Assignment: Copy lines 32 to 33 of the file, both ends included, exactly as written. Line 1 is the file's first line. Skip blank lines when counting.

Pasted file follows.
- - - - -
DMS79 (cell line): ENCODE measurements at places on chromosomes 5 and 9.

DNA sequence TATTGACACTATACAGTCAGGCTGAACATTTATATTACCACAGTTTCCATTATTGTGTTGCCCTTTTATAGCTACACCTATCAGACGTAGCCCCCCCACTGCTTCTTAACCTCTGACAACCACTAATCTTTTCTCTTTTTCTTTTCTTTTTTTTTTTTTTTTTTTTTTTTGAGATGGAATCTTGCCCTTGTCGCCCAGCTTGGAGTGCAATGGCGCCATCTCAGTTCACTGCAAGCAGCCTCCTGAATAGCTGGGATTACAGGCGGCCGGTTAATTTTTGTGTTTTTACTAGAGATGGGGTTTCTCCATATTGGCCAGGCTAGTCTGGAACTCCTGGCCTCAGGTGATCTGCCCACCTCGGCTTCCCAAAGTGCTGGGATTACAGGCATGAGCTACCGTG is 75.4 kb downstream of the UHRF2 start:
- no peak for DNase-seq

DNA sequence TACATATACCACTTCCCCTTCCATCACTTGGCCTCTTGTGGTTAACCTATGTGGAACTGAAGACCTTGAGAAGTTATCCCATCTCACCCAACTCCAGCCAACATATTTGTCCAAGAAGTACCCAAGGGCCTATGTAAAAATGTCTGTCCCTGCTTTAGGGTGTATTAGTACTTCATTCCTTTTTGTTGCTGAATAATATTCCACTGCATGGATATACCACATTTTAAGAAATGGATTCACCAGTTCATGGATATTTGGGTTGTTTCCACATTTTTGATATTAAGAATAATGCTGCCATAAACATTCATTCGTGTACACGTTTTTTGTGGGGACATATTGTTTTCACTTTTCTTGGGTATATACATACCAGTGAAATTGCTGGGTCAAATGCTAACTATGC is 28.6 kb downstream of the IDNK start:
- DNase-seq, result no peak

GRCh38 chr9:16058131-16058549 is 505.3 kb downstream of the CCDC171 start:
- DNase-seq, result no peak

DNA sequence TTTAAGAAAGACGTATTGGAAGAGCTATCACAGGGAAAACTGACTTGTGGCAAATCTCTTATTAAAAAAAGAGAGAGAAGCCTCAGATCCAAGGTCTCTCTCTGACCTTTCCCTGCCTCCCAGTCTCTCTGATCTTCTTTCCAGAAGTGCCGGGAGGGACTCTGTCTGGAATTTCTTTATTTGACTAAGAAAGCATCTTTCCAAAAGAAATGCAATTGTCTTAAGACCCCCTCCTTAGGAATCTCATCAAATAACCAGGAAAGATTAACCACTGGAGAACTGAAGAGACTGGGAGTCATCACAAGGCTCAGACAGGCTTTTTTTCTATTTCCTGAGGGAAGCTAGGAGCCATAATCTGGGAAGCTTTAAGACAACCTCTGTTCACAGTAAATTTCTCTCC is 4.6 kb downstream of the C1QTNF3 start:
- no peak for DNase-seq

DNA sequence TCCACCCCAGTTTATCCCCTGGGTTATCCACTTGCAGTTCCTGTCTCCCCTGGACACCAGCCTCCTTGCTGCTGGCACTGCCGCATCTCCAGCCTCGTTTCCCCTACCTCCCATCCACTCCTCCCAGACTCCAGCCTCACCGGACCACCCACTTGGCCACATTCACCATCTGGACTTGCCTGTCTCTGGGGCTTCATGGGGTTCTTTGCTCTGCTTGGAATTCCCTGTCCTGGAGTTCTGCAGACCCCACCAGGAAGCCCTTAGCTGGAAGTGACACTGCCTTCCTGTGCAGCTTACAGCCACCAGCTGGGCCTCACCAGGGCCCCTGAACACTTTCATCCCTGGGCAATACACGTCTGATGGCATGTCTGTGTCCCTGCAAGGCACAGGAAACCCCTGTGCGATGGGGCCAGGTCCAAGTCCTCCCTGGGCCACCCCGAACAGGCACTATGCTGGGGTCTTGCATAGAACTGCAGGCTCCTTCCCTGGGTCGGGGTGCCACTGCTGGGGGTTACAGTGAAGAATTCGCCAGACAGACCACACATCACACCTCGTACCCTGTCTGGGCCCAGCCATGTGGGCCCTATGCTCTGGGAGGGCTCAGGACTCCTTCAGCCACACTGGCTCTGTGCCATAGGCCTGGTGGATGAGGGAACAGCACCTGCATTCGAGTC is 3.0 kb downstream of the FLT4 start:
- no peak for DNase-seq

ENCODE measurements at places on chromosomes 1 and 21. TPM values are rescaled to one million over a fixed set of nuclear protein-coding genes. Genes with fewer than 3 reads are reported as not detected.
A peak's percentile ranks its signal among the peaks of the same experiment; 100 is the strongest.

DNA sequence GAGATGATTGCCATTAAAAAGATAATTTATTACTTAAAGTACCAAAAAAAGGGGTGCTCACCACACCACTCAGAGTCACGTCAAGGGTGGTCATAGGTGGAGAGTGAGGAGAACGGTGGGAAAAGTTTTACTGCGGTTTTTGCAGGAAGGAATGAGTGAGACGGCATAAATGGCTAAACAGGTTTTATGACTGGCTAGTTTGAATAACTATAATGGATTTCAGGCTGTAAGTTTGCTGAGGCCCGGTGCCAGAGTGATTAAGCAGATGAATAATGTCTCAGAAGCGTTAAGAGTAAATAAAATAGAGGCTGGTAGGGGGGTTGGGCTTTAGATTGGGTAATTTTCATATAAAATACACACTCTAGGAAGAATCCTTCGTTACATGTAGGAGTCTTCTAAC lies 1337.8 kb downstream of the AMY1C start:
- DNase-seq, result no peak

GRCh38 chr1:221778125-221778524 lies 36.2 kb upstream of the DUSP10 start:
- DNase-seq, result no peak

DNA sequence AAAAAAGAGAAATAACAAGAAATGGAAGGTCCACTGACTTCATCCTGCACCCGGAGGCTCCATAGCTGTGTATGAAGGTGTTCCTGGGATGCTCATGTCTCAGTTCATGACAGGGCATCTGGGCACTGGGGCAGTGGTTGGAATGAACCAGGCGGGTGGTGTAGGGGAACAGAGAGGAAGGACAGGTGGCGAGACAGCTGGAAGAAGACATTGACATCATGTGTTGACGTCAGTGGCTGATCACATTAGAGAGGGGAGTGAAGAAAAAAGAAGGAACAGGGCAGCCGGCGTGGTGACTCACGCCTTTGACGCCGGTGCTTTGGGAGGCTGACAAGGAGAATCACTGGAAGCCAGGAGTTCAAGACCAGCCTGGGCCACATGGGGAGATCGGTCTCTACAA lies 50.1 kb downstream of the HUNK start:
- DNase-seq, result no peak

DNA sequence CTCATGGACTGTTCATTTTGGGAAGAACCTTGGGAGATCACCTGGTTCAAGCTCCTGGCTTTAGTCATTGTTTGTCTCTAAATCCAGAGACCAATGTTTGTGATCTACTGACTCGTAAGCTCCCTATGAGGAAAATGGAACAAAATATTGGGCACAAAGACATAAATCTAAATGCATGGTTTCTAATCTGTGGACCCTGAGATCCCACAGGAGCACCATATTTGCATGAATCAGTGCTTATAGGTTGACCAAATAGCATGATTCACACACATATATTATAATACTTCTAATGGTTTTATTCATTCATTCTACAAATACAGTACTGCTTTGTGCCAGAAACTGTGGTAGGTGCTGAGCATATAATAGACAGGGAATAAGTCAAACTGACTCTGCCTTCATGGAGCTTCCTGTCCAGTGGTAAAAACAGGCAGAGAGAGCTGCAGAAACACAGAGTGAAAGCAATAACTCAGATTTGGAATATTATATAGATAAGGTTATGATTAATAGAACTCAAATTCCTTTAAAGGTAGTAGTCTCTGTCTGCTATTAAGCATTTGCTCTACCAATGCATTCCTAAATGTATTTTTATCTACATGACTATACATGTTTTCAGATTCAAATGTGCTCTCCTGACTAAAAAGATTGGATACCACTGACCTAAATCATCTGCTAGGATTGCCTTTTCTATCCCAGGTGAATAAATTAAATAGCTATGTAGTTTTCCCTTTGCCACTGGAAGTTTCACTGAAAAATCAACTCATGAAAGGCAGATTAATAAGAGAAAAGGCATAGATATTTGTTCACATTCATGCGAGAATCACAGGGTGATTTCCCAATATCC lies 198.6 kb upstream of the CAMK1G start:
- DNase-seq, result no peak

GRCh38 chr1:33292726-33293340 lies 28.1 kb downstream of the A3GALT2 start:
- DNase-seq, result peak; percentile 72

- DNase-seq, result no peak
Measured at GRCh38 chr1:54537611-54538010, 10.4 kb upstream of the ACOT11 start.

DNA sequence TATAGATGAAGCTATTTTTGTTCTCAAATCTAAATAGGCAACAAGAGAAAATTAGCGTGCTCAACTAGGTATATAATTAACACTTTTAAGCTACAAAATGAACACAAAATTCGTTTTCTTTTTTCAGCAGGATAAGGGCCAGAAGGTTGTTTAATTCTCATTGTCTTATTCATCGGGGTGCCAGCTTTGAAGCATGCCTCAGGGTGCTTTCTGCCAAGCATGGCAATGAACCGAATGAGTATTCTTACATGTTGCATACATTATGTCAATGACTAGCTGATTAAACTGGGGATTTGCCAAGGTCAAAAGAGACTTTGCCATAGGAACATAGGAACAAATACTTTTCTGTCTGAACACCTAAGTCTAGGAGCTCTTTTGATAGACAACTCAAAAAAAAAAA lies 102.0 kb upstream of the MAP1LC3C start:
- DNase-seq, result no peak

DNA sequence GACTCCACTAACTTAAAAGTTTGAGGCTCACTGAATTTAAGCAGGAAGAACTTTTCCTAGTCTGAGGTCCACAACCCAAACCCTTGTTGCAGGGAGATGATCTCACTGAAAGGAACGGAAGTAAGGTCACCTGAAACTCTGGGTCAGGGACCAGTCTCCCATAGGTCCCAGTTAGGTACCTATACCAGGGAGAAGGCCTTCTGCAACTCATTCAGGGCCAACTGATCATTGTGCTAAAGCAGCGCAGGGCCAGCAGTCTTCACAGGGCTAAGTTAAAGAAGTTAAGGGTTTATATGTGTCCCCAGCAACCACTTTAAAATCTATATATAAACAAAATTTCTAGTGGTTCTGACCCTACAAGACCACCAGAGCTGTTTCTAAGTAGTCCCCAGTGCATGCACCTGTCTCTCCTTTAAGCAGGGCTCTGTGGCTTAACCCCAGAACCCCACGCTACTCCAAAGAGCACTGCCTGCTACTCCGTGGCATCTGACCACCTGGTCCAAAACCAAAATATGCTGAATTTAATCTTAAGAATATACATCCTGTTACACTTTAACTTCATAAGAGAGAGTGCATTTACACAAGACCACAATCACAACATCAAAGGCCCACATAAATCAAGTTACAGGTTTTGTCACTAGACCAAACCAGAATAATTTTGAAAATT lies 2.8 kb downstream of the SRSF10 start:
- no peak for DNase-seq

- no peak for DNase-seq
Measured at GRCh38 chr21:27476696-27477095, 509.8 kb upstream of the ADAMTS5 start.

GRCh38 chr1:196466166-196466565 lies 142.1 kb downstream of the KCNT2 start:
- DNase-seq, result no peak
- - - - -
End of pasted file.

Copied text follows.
GRCh38 chr1:196466166-196466565 lies 142.1 kb downstream of the KCNT2 start:
- DNase-seq, result no peak